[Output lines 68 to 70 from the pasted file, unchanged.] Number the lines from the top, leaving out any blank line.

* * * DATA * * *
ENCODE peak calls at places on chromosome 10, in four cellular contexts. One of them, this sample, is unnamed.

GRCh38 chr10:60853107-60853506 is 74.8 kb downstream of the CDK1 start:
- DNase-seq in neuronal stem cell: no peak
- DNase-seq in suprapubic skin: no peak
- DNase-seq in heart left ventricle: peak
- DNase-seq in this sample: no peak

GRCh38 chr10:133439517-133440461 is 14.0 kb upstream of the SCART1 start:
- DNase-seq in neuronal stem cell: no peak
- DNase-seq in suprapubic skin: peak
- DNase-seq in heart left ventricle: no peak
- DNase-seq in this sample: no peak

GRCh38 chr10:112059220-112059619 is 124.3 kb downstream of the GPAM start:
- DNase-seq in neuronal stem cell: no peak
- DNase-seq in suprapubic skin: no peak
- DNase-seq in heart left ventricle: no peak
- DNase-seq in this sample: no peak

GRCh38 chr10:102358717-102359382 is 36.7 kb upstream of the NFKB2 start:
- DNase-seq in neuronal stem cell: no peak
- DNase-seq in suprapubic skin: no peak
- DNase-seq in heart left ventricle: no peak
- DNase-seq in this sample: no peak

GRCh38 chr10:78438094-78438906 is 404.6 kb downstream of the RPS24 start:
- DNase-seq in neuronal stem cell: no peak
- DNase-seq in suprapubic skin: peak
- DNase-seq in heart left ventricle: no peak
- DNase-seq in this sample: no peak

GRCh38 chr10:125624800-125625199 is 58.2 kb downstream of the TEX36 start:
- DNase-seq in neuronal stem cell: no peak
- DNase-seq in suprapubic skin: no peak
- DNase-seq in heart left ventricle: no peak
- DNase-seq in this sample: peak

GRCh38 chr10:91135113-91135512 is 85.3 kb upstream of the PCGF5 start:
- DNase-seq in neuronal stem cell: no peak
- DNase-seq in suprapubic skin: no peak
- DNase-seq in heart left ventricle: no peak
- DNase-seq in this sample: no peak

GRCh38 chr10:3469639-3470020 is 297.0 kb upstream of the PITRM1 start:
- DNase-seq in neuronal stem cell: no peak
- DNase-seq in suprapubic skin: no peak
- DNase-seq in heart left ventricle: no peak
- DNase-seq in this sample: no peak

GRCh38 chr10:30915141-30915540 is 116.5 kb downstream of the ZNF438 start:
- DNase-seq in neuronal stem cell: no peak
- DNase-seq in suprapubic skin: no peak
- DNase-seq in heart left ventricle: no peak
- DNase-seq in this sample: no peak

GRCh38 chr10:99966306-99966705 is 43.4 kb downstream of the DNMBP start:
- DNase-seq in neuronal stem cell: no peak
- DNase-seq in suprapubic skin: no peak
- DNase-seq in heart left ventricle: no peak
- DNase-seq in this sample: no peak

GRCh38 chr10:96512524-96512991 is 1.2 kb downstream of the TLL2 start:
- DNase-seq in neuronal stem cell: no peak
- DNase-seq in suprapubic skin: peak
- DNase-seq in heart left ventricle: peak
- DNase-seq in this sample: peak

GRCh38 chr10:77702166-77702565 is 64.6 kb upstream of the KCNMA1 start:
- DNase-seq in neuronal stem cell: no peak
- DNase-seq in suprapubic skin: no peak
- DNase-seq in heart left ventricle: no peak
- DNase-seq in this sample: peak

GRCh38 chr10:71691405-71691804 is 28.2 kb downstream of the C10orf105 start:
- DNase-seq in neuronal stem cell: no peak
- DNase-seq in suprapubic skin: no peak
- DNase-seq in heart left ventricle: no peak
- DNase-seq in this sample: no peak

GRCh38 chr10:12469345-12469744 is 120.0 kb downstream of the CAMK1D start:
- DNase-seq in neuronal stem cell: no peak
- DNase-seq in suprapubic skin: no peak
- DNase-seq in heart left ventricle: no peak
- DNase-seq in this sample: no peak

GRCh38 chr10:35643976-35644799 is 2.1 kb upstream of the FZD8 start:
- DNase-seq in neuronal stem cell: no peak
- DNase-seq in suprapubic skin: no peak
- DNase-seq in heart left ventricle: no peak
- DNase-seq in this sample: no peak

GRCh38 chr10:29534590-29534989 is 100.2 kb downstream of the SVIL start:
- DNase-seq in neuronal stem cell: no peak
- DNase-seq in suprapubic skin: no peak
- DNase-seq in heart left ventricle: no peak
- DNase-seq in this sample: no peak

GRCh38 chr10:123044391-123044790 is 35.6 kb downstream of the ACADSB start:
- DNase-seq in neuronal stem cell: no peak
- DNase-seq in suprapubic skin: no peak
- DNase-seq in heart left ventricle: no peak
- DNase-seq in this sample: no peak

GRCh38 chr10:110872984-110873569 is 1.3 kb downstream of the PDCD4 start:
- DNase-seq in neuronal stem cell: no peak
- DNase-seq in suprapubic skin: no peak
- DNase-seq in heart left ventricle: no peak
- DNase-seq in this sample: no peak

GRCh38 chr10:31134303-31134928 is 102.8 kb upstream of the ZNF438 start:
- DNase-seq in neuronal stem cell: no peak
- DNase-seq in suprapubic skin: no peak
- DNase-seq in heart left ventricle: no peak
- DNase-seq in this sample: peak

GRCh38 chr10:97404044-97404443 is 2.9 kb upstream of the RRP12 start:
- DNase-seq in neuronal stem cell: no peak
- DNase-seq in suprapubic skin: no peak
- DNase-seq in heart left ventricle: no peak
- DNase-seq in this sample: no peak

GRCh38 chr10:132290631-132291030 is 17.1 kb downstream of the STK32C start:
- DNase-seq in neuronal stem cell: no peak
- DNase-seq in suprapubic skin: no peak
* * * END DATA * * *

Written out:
- DNase-seq in neuronal stem cell: no peak
- DNase-seq in suprapubic skin: no peak
- DNase-seq in heart left ventricle: no peak